HOME CULTURE Differences between Noh and Kabuki theaters

Differences between Noh and Kabuki theaters

Japan, even though being a small island doesn’t lack imagination when it comes to unique types of art styles which differ vastly from anything seen in the western world. Being isolated without foreign influence Japanese culture developed many art forms on their own, and when it comes to theatre it surely doesn’t disappoint, the most two prominent ones are the theaters of Kabuku and Noh, and while they may seem at first glance to be similar there are plenty of differences between these two theatric styles and we would like to elaborate on some of the differences.




In order to dive further into the diversity of Kabuki and Noh, a bit of history should be employed. Traditional Kabuki theatre surfaced in the Endo period by the year 1603 when Izumo no Okuni, possibly a Miko of Izumo-Taisha, began performing a new style of dance drama in the dry riverbeds of Kyoto which later came to be known as Kabuki theater, while on the other hand, Noh originated much earlier in the 14th century during the Muromachi period along with another comedic theatric style named Kyogen which conducted comical pieces during interludes In Noa performances.

History of No and Kabuki


Themes greatly differ in these two theatric styles, on one instance Noh inspires more to traditional performances of dancing and drama using poetry while in Kabuki the central themes involve around love and historical stories often depicting folk tales of Ancient Japan, one other subtle yet obvious difference which exist between the genres such as the use of scenery which is usualy reserved for Noh theatre while the other often engages in stages of minimalistic features, much more emphasis is put on costumes and as such the scenery often gets neglected, although both directions have been drastically evolving and changing trough the centuries.


An actor of No


The most obvious difference that should help you easily distinguish the two separate theatric pieces is the fact that in Kabuki theatre all acting roles are perfomed by men, even though this wasn’t always the case because the whole direction was after all pioneered by a woman possibly a Miko of Izuma Taisha but after a while women were banned from performing in Kabuki theatre and soon all the roles went to men which pretty much remained to this day, as for Noh performers which started out with an all male cast eventually moved on to include female peformers during the 1940s when daughters of Noa actors started participating too.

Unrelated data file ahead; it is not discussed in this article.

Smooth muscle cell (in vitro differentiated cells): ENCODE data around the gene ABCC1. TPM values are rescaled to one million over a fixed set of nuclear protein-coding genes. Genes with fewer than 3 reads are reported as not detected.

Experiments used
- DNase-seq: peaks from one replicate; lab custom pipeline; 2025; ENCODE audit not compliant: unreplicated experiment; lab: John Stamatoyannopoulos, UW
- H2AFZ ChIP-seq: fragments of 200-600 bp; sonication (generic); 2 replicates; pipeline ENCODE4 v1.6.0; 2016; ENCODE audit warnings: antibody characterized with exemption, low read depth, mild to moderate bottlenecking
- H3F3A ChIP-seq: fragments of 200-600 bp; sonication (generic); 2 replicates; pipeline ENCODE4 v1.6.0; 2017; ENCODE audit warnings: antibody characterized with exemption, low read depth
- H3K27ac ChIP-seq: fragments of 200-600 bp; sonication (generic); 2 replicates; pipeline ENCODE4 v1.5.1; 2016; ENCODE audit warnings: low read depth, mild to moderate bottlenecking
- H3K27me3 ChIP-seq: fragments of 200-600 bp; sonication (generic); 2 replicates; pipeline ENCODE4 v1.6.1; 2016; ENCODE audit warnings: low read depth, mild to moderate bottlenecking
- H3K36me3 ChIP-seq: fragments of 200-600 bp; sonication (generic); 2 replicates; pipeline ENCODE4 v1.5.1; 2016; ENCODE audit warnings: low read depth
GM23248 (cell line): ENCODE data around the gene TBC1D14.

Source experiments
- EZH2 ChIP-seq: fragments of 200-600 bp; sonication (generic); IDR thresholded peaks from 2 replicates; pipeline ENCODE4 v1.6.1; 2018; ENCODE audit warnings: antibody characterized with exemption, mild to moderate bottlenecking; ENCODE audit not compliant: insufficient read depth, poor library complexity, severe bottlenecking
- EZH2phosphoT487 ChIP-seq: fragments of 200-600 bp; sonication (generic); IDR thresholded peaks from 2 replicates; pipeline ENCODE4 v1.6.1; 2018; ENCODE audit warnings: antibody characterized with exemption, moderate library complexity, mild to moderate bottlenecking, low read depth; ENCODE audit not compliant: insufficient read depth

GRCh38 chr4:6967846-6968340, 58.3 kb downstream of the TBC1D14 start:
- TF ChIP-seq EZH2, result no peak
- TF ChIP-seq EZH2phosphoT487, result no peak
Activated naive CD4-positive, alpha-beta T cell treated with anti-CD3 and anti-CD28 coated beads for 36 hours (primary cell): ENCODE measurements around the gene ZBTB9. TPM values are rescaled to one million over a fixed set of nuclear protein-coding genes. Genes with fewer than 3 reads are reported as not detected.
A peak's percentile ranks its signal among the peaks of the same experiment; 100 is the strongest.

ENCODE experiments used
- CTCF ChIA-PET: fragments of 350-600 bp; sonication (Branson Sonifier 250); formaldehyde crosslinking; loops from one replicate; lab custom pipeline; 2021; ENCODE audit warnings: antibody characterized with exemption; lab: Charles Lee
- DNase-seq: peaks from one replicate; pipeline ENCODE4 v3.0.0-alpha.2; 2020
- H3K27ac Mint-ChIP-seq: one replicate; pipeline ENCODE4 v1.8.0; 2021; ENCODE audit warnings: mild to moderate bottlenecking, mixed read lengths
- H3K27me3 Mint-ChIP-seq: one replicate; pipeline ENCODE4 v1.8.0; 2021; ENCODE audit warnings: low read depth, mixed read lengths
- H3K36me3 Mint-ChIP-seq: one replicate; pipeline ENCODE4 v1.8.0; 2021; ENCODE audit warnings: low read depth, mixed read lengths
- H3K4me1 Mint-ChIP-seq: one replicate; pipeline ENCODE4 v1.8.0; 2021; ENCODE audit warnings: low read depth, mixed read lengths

Actors 2

4.Masks and Performance Elements

In Noh performances, various nuances are merged into one holistic setpiece, with each nuance representing a product of refinement of several generations which directly correlates to the central Buddhist religion named Shinto. From a Japanese wood named cypress (hinoki) masks are carved and then colored with natural pigments to create Noa masks. With over 450 different masks based on sixty types each one has a specific role and name, in contrast to Noh theater the participants of Kabuki theater do not usually wear masks, what they do in order to characterize a role is using Kumadori the art of painting faces, although there is one exception in one play which uses masks, the name of the theatre is Natsume – The Seven Masks.
Masks and Performance Elements


In traditional Noh stages, there is a rule about the stage which usually involves that the audience and perfomers are mutually inclined to share the stage in order to deepen the immersion, this also enables the audience to see the actor before he gets on stage and after they exit on the central stage. The roof usually symbolizes the sanctity of the stage which is derived from a worshiping pavilion, but as for Kabuki theatre which is discerned by establishing a Hanamichi passageway, a rooftop extends from the back of the seating of the stage on the left side across the theatre where the audience watches, however other scenes such as the Yoshino river scene or Nozaki Village are not uncommon in Kabuki Theatre.



Scene of No


So now that we established some distinctions from both theatrical styles, you may now know how to discern them on your own and it’s worthy to point out that Kabuki theaters can be sometimes very long which is due to to the fact that the emphasis is put on the  emotionality of the play rather than highlighting the dialogue which is more custom in western theatres, Noa Theaters last much shorter and have a slower pacing and are more reminiscent of musicals from the western culture. So now that you are more familiar with both of these theatric directions you might enjoy them more and be sure to watch at least one while in Japan.